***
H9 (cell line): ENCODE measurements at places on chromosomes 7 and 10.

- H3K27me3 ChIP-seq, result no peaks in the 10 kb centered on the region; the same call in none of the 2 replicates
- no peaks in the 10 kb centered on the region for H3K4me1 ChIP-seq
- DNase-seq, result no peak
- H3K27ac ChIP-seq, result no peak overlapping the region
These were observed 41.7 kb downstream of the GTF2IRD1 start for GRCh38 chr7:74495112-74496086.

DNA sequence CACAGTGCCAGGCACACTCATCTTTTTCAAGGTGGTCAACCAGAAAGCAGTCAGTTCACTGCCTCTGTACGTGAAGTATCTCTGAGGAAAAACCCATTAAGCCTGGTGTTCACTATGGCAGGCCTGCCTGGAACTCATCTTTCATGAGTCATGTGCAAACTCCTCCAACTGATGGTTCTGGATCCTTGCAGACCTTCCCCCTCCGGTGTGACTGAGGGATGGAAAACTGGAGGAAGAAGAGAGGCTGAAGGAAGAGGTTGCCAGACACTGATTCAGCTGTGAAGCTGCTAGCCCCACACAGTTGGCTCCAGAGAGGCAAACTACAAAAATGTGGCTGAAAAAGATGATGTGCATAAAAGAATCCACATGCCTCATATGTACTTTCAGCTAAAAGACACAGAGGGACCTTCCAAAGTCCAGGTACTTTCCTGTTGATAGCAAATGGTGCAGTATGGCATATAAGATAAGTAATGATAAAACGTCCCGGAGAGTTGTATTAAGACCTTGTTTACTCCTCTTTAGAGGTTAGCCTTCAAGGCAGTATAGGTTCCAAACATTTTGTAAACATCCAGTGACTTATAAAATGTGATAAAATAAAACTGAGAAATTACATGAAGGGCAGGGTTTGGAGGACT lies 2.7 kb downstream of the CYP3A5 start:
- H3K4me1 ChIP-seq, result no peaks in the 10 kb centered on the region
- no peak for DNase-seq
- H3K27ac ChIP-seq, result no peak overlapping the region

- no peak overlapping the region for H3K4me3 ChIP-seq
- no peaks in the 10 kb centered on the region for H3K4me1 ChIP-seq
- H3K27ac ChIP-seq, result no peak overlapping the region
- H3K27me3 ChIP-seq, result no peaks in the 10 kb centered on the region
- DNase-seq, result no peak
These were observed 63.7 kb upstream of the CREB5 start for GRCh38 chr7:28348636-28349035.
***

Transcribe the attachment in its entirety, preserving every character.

H9 (cell line): ENCODE measurements at places on chromosomes 7 and 10.

- H3K27me3 ChIP-seq, result no peaks in the 10 kb centered on the region; the same call in none of the 2 replicates
- no peaks in the 10 kb centered on the region for H3K4me1 ChIP-seq
- DNase-seq, result no peak
- H3K27ac ChIP-seq, result no peak overlapping the region
These were observed 41.7 kb downstream of the GTF2IRD1 start for GRCh38 chr7:74495112-74496086.

DNA sequence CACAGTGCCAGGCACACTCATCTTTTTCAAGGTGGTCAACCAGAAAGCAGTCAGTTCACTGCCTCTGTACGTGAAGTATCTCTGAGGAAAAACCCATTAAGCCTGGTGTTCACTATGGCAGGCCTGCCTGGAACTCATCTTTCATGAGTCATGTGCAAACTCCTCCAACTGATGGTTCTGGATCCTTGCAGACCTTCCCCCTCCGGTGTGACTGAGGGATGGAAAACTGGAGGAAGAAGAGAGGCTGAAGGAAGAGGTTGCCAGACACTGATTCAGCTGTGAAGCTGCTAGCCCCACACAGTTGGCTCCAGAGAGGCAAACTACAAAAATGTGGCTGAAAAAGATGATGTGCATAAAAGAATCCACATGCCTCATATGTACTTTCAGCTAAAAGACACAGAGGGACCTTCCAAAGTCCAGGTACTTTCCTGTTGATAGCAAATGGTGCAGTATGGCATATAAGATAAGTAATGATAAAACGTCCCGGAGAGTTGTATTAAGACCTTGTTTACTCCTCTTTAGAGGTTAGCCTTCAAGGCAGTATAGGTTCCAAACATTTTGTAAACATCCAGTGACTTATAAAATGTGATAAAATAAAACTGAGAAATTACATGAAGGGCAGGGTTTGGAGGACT lies 2.7 kb downstream of the CYP3A5 start:
- H3K4me1 ChIP-seq, result no peaks in the 10 kb centered on the region
- no peak for DNase-seq
- H3K27ac ChIP-seq, result no peak overlapping the region

- no peak overlapping the region for H3K4me3 ChIP-seq
- no peaks in the 10 kb centered on the region for H3K4me1 ChIP-seq
- H3K27ac ChIP-seq, result no peak overlapping the region
- H3K27me3 ChIP-seq, result no peaks in the 10 kb centered on the region
- DNase-seq, result no peak
These were observed 63.7 kb upstream of the CREB5 start for GRCh38 chr7:28348636-28349035.